7. In class, collaborate more; compete less. (I need to add a disclaimer here because I am so competitive myself.) In general, girls respond better to collaborative projects rather than competitive. Encourage collaborations, but be alert to boys dominating the group.

8. Girls like to see what computers can do for them. They see computers more as a tool and less as a toy. (Maybe that's a good thing, huh?) Let them type their papers on the computers, show them how to write web pages, or teach them to make a graph using a spreadsheet.

9. Put the home computer in a centralized location and give girls equal access with their brothers. Is it any wonder that girls aren't using the computer at home if it's in the boy's room?

10. Find out what percentage of the students in the highest level of computer science taught at your school (Computer Science II or AP Computer Science) is girls. If it's not at least 50%, make the school aware of the problem. Talk to counselors, parents, and other teachers to enlist their help in encouraging the girls in your school into the highest levels of computer science.

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      We need women in the highest levels of the computing industry. Computer science and computer engineering are the routes to the top, and we must find ways to encourage young women to pursue those routes. Read Getting Girls Interested in Computer Science.

 

Read

My Mail on this Topic

 
And if you have comments... lanius@rice.edu

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Links To Women and Girls in Technology

Articles on Women's Underrepresentations

What Draws Women to Computing by Anita Borg A must read
Accessibility to Computer Science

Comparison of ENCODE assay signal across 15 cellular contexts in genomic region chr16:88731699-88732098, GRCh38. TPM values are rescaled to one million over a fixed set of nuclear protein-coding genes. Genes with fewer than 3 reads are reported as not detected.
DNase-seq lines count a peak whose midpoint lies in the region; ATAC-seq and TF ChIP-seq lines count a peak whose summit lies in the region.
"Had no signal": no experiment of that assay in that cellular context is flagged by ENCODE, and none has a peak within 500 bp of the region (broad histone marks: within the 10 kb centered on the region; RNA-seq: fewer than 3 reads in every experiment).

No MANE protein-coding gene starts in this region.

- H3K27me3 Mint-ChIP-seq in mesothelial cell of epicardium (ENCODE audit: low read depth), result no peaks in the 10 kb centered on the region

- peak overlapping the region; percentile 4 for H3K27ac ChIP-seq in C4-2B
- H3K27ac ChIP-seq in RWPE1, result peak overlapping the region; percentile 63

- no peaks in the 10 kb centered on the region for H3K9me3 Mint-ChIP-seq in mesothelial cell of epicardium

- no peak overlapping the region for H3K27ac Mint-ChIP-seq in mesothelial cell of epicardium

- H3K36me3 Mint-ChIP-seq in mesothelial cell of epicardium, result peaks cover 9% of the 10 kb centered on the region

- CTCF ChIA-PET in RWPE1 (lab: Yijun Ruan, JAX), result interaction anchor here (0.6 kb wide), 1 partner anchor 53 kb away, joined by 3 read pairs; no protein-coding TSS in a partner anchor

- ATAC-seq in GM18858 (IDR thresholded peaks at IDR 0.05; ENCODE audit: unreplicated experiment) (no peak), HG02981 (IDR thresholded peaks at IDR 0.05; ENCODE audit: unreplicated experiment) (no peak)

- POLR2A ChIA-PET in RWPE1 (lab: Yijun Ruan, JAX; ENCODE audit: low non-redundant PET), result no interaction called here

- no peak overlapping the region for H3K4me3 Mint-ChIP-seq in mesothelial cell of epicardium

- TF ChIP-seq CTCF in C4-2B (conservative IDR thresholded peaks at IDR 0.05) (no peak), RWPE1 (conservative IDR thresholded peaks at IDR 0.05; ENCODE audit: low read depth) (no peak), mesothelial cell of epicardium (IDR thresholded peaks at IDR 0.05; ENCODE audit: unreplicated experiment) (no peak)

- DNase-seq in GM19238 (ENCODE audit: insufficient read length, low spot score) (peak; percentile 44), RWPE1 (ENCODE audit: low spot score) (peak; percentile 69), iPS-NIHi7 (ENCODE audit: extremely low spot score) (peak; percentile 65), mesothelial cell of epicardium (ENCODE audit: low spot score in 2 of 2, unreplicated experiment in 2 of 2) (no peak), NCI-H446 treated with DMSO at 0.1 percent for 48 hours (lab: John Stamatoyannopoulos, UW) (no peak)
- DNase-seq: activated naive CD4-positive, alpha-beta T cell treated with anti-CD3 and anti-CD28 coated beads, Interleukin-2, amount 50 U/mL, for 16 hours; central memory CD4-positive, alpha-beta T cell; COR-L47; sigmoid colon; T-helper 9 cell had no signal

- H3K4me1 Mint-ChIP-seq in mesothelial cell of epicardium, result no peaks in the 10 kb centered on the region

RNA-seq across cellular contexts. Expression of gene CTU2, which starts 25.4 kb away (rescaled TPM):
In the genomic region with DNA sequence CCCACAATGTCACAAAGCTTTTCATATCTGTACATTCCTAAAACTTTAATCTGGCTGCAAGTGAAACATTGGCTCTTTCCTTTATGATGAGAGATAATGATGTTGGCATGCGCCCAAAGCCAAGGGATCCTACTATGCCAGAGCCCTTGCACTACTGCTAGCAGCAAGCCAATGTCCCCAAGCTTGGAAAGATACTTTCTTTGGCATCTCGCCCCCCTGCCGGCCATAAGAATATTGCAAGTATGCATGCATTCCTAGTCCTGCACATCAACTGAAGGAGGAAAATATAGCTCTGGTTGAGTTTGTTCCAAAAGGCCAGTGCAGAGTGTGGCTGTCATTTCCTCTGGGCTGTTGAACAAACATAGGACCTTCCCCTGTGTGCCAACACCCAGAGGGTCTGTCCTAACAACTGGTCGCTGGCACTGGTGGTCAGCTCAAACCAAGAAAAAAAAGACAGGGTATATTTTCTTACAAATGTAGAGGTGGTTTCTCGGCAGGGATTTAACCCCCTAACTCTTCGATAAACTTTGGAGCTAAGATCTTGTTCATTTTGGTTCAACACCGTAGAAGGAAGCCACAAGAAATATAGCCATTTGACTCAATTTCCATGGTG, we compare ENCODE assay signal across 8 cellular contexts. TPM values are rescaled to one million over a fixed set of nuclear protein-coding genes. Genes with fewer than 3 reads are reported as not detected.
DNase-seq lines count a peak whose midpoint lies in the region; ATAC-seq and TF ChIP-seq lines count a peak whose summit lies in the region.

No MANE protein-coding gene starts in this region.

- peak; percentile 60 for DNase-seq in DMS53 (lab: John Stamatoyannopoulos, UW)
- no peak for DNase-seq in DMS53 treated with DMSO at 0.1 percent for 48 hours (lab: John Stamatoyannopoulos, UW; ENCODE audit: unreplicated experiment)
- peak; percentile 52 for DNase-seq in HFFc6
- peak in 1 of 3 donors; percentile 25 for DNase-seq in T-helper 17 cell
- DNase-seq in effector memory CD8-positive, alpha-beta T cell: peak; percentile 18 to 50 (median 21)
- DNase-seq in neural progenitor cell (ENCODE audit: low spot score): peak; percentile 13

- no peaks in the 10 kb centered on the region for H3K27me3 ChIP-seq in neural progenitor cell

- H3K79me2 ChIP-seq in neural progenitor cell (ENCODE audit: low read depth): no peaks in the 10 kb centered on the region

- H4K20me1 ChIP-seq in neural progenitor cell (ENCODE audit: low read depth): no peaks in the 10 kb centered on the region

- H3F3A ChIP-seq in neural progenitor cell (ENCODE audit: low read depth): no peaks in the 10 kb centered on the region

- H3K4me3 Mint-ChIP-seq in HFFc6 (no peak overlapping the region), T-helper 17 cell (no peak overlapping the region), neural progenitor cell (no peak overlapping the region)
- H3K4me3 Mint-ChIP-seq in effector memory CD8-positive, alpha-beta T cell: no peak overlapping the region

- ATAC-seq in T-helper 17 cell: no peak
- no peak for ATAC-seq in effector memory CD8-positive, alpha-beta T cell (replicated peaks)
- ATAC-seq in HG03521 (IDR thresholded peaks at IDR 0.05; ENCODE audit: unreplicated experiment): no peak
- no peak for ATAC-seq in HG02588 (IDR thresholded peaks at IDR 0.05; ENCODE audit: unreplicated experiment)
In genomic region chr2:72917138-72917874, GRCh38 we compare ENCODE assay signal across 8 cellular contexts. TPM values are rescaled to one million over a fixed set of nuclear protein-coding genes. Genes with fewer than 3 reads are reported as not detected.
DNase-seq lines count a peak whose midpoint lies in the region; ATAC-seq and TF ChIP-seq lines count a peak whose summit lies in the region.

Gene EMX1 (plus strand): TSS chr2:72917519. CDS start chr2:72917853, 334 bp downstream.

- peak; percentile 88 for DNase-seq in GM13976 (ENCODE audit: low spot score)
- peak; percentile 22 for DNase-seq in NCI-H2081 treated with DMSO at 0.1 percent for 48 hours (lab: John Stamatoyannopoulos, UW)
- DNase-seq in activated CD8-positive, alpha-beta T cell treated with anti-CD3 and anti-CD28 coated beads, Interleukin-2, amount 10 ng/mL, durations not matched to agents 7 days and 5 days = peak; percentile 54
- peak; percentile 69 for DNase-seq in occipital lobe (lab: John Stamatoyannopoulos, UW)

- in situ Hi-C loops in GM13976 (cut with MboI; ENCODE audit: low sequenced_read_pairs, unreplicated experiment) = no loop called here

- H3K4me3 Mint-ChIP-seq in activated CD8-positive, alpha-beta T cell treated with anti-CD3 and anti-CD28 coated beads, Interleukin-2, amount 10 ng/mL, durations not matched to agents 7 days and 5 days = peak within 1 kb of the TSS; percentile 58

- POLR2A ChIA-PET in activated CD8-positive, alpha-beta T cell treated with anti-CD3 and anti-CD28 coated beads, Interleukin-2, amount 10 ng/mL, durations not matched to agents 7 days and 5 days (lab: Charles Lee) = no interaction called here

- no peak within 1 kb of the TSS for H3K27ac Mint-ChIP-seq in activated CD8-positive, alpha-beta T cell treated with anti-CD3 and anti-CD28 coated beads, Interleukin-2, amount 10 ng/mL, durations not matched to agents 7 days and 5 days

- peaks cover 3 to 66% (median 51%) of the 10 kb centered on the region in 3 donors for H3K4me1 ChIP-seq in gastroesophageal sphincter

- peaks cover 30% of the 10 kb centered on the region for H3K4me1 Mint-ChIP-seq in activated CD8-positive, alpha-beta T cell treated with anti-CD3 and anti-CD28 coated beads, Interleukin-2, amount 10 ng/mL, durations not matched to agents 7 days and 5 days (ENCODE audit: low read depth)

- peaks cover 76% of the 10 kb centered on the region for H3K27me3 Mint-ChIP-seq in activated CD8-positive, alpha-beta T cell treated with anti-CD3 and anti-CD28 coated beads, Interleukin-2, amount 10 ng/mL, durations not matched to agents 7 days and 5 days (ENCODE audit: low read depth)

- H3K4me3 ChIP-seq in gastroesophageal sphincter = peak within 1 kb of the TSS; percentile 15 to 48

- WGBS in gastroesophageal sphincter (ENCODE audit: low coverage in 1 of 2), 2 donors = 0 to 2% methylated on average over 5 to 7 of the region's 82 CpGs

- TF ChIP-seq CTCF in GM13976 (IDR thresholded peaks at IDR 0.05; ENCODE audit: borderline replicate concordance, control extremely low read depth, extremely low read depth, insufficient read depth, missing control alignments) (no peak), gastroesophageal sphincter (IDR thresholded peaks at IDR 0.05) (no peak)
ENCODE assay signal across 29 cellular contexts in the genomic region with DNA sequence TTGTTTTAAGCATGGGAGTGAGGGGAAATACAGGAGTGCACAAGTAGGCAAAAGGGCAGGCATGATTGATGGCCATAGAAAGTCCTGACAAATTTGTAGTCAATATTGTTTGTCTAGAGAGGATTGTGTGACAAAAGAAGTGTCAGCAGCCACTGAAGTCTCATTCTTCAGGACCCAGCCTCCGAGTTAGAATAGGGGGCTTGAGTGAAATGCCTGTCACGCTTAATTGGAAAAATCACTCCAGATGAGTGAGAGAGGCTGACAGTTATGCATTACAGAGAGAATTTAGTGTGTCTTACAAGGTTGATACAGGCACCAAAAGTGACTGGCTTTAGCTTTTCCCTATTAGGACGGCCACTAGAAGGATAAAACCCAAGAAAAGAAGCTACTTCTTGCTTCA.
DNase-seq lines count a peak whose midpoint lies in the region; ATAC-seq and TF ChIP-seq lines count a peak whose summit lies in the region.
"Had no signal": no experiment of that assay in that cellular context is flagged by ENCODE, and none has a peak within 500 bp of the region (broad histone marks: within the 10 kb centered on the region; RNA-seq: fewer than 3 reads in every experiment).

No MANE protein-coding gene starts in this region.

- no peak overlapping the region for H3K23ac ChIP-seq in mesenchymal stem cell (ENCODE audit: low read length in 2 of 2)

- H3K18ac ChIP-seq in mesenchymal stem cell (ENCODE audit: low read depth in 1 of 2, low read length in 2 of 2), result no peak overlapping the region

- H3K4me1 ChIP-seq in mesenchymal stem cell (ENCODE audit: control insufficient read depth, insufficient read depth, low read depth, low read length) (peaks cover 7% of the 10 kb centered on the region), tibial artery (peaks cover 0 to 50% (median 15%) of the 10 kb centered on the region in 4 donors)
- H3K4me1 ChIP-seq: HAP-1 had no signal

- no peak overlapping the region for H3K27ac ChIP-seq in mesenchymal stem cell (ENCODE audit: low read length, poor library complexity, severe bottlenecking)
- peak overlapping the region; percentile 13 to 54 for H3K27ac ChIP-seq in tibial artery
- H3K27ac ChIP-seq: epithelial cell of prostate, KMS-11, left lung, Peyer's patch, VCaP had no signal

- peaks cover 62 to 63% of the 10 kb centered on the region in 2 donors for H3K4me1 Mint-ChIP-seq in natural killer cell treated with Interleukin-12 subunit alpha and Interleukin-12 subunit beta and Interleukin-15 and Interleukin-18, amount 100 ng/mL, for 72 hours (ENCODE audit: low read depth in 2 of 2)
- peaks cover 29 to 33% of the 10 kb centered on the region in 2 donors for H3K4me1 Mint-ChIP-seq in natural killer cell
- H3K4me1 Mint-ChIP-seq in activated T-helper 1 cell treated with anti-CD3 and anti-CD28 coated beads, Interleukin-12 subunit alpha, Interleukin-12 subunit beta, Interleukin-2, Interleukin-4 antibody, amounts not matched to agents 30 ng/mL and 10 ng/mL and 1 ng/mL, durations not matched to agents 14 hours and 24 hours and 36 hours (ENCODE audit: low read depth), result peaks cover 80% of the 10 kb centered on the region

CRA Testimony on the underrrepresntation of women and minorities in computing
Ensuring Equity and Excellence in Mathematics
Ensuring Equity and Excellence in Science
Games for Her
Nine Steps to Achieving Gender Equity in Science Classrooms
Why Are There So Few Female Computer Scientists?
Women and Computer Science
Women and Computers
Women in IT - What are the barriers?

Related Organizations

American Association of University Women
Association of South African Women in Science and Engineering (SA WISE)
Association for Women in Mathematics
AWC Houston Chapter
Society of Women Engineers
Systers
Institute for Women in Technology
Computing Research Association(CRA) - Committee on the Status of Women in Research

Biographies of Women in Science, Mathematics, Engineering and Technology

4000 Years of Women in Science
Grace Hopper: The Woman, the Legend
Profiles of Women in Mathematics
Women of NASA
Biographies of Women Mathematicians

Sites for Girls

A Girls' World
Club Girl Tech
Cybergrrl Webstation
Design Your Future
Girl's Place, Inc.
GirlSite
Girl Power for Girls
Girl Zone
Girls Are Powerful
gURL
Planet Girl
SmartGirl
The Role Model Project - Computer Science
The Backyard Project - For High School Girls Exploring a Career in Computer Science
New Moon Magazine for Girls
The Adventures of Josie True
Girl Games, Inc.

Technology Information

GirlGeeks
TAP:The Ada Project
Wired-Women
WITI Campus-Women in Technology International
GirlTECH
WWWomen

Academic Centers

Center for the Education of Women
Center for the Study of Women in Society
Gender School works towards Equity

Send comments to Cynthia Lanius at lanius@rice.edu

Next: AAUW Joins the Fight

These pages were developed through GirlTECH , a teacher training program sponsored by the Center for Excellence and Equity in Education (CEEE) with support from the National Science Foundation through EOT-PACI. Copyright 1997-2000 by Cynthia Lanius.